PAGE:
devozine

Spiritual Practice

Gimme Sabbath

HOW AN ANCIENT PRACTICE HEALS MODERN WOES

Back-to-School Chaos

Pensive Student in ClassroomWhen the school year begins, I am confronted with a new reality. Gone are the long days of summer with their permission for sun lounging and twilight porch gazing. In their place arrives a full calendar; playtime quickly yields to homework.

Once the semester’s deluge sets in, we start counting the weeks until final exams. At the start of each class, I ask my students to check in quickly with themselves: How am I coping with the endless to-do lists? — and with one another: “How are you doing?”

“Raise your hand if you need a break,” I ask. I don’t want my students living in a world of countdowns. I want them to take time to refuel and refresh now. I want them to embrace hours for play, quiet time, and rest.

Where Does the Time Go?

Though students typically don’t work demanding full-time jobs, they do live their lives feeling as if they work all the time. According to research, many students are online about 10 hours a day, often using multiple devices to do school work and homework, watch videos, and connect on social media.

While most young people view this time online as a break, media, whether for work or play, stimulates our brains. The result? We feel “on” 24/7, even if we think we are using our devices to unwind. We remain plugged in, unable to unplug for reflection, reconnecting, and renewing.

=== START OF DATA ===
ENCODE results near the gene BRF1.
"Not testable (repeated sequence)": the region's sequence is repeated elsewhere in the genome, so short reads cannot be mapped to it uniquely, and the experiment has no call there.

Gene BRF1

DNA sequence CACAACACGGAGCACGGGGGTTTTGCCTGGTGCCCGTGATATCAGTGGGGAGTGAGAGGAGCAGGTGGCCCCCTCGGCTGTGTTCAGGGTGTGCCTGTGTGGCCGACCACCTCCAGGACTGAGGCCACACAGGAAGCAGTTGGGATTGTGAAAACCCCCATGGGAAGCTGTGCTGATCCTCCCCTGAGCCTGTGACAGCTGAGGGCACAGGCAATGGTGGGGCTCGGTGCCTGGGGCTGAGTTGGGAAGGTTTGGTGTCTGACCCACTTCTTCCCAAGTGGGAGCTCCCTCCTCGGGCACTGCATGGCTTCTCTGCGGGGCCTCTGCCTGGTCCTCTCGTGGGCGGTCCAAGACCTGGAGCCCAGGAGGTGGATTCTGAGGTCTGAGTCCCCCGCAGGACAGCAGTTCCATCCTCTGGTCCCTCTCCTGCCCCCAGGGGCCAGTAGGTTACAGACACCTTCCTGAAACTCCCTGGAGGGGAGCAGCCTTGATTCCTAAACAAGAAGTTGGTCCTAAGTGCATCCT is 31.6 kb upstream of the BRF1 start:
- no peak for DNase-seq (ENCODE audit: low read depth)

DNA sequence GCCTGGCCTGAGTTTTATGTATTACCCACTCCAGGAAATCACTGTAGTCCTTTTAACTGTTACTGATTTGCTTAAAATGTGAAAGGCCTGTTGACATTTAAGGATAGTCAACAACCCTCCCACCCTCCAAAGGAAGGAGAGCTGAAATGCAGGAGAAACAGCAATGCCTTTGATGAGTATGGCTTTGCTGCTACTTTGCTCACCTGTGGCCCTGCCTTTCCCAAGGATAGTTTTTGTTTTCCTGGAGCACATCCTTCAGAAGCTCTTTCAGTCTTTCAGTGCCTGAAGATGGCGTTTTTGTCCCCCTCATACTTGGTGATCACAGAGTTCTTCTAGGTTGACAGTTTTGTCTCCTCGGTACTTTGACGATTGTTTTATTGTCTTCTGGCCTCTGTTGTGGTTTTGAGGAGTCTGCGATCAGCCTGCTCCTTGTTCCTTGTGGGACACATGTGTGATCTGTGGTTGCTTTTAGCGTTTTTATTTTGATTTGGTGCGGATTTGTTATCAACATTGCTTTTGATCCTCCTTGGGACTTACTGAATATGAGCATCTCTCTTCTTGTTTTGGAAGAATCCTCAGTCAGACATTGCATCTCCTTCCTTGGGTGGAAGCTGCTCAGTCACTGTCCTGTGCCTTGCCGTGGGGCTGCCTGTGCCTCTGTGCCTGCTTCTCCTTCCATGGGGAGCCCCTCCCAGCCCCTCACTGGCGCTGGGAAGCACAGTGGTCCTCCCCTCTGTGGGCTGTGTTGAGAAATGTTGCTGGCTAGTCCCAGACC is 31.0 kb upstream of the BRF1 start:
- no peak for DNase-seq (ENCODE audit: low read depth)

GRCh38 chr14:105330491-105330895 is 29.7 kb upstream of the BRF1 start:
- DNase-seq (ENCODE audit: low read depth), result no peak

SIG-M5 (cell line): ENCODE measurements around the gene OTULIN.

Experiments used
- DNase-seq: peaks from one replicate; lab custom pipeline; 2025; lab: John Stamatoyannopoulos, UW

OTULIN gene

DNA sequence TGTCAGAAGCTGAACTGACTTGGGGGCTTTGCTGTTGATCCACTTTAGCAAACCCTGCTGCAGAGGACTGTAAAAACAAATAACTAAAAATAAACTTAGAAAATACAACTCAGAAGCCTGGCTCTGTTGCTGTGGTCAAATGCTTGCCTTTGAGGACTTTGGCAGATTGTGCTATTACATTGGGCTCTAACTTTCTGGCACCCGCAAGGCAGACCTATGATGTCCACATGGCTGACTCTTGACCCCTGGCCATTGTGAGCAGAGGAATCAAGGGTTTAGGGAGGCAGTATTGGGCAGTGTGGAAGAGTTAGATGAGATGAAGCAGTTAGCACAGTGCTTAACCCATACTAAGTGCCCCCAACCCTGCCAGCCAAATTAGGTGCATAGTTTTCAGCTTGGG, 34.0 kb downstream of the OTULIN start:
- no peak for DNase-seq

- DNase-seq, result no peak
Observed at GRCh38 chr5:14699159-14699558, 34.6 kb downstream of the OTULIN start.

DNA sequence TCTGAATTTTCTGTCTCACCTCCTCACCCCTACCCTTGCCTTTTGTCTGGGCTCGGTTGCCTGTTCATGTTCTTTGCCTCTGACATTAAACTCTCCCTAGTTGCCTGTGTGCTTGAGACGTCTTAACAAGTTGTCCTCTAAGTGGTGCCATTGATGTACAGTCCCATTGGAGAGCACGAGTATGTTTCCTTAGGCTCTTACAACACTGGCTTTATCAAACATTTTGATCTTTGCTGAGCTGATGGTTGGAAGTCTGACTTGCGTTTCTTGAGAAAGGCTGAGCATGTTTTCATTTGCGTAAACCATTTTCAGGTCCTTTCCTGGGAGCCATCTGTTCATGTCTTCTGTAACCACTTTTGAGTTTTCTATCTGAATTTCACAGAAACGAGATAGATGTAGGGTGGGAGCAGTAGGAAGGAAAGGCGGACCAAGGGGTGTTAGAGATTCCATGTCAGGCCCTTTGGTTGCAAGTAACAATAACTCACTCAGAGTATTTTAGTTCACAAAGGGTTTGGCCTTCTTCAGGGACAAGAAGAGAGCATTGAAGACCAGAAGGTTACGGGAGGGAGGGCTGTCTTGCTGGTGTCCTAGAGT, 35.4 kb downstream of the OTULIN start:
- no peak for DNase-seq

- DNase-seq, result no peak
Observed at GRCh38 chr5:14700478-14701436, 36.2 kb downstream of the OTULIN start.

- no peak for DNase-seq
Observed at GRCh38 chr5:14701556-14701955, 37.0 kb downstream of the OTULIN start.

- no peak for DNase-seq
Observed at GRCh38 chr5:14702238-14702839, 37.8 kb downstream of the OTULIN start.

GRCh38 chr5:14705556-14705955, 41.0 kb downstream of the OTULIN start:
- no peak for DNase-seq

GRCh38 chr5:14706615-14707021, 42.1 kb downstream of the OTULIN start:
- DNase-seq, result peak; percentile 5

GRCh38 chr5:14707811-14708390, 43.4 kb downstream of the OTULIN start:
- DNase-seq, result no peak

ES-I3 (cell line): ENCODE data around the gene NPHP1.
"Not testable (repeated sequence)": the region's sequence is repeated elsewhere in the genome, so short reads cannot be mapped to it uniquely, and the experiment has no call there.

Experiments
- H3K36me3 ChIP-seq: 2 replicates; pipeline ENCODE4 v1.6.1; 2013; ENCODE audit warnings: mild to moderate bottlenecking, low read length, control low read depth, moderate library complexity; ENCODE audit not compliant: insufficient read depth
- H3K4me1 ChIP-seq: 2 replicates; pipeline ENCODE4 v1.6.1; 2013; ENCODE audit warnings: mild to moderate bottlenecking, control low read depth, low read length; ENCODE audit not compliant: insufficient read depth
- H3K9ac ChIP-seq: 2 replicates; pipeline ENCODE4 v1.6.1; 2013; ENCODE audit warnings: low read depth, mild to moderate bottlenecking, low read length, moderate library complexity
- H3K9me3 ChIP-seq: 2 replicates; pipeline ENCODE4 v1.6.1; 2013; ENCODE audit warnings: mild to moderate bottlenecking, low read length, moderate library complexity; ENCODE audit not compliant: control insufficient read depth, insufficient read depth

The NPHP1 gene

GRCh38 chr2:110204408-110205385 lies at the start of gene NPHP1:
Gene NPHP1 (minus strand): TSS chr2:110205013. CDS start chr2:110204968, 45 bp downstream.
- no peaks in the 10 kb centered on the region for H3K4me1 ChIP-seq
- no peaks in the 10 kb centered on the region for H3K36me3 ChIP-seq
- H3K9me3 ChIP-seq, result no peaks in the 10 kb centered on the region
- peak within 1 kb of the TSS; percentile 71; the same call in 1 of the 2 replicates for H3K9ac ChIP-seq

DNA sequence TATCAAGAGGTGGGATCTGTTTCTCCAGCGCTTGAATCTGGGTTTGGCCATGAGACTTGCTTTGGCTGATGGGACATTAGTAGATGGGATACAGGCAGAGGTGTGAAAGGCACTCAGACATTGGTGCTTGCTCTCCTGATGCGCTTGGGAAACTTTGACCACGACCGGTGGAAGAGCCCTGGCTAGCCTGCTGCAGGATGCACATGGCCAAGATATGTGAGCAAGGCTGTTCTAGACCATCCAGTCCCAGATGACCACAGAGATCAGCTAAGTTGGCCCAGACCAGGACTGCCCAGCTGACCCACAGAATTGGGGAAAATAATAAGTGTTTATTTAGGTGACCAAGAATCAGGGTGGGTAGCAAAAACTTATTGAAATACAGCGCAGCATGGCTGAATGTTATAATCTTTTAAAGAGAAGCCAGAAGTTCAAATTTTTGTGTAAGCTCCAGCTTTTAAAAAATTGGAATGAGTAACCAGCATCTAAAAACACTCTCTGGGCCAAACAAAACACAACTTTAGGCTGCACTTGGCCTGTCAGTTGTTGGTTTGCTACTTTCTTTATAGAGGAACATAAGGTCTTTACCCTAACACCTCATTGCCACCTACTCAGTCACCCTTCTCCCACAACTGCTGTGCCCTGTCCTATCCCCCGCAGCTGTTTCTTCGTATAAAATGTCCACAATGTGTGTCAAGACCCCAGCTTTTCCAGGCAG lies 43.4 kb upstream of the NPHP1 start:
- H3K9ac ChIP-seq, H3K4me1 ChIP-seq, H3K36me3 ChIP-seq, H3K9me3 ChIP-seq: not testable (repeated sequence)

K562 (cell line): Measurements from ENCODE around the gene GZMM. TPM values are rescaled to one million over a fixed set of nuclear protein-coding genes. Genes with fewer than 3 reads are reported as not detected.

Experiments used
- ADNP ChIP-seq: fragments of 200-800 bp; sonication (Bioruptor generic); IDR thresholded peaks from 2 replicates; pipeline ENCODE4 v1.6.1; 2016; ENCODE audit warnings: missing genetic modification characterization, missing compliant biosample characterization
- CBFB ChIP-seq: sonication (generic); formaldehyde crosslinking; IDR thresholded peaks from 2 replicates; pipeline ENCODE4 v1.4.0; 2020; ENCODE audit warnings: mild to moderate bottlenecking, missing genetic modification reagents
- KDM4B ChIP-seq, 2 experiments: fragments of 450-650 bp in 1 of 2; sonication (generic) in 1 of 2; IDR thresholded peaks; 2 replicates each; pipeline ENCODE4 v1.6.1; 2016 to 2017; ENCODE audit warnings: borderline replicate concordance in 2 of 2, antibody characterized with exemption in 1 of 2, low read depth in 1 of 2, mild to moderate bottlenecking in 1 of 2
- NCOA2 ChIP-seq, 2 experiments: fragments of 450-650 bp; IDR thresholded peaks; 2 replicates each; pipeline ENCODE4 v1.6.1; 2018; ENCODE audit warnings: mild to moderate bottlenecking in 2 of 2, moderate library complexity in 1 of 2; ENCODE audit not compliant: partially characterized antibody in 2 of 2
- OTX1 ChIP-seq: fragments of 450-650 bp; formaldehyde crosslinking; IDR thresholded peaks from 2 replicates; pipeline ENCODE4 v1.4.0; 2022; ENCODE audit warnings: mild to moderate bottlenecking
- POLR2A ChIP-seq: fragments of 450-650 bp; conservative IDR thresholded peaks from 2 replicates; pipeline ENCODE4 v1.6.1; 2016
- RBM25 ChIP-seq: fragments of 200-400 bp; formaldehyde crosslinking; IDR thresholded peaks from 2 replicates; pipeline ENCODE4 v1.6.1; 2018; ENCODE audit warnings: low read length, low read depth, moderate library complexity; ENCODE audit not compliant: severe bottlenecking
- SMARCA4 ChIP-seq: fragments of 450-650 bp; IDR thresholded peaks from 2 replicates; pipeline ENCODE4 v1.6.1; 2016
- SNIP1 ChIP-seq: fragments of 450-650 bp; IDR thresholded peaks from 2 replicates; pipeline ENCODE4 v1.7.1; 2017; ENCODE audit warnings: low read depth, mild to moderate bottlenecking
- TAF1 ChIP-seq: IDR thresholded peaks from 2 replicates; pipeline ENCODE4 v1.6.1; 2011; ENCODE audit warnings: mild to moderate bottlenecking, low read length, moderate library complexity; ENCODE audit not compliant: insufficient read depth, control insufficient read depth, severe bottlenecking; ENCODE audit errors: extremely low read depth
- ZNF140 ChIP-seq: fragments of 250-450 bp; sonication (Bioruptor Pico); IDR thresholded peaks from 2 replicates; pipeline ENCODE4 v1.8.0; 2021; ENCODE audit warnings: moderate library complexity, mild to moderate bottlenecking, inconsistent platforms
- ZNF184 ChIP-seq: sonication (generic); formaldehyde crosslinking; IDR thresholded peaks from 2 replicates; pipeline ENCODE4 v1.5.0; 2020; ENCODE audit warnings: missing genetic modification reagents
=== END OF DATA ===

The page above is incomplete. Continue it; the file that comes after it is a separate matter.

But there is an alternative. Sabbath, the ancient practice of ceasing from work, is both countercultural and counterintuitive: How do we gain something by doing nothing? How do we refill ourselves by emptying our schedules?

Gimme a Break

devozine Summer Bible Reading2 TS 80706466Sabbath is about reclaiming our time. It’s an ancient practice rooted in Judaism and Christianity, based on the seven-day creation narrative in the Bible. It’s the idea that we work six days and rest on the seventh day. That one day of rest informs the other six because it offers time for reflecting on our lives, reconnecting with loved ones, and restoring our bodies and minds. Sabbath is just as practical as other ancient tools, such as yoga, meditation, and mindfulness, for helping us cope with everyday stress.

Instead of counting the days and weeks until another school break, through Sabbath we can discover windows of time now. When we switch off and step into sacred time, we can tune in to God, one another, and ourselves.

DIG DEEPER

Embracing the Break

Try spending a few hours each week enjoying a tech-free rejuvenation.

First: Spend 15 minutes of quiet time by yourself, thinking and praying.

Second: Gather a group of friends who are willing to commit to attending a worship service, playing a tech-free game, or sharing a meal together

Third: Engage in a local service project.

Then reflect on what happened in each of these scenarios. What do you notice? Were you eager to return to media? Why or why not? Pray or write about how you felt. As you reflect, remember the words of St. Augustine: “Our heart is restless until it rests in you” (The Confessions, Chapter 1).

Rev. J. Dana Trent, a graduate of Duke Divinity School and a religion and humanities faculty member at Wake Technical Community College, is the author of For Sabbath’s Sake: Embracing Your Need for Rest, Worship, and Community.

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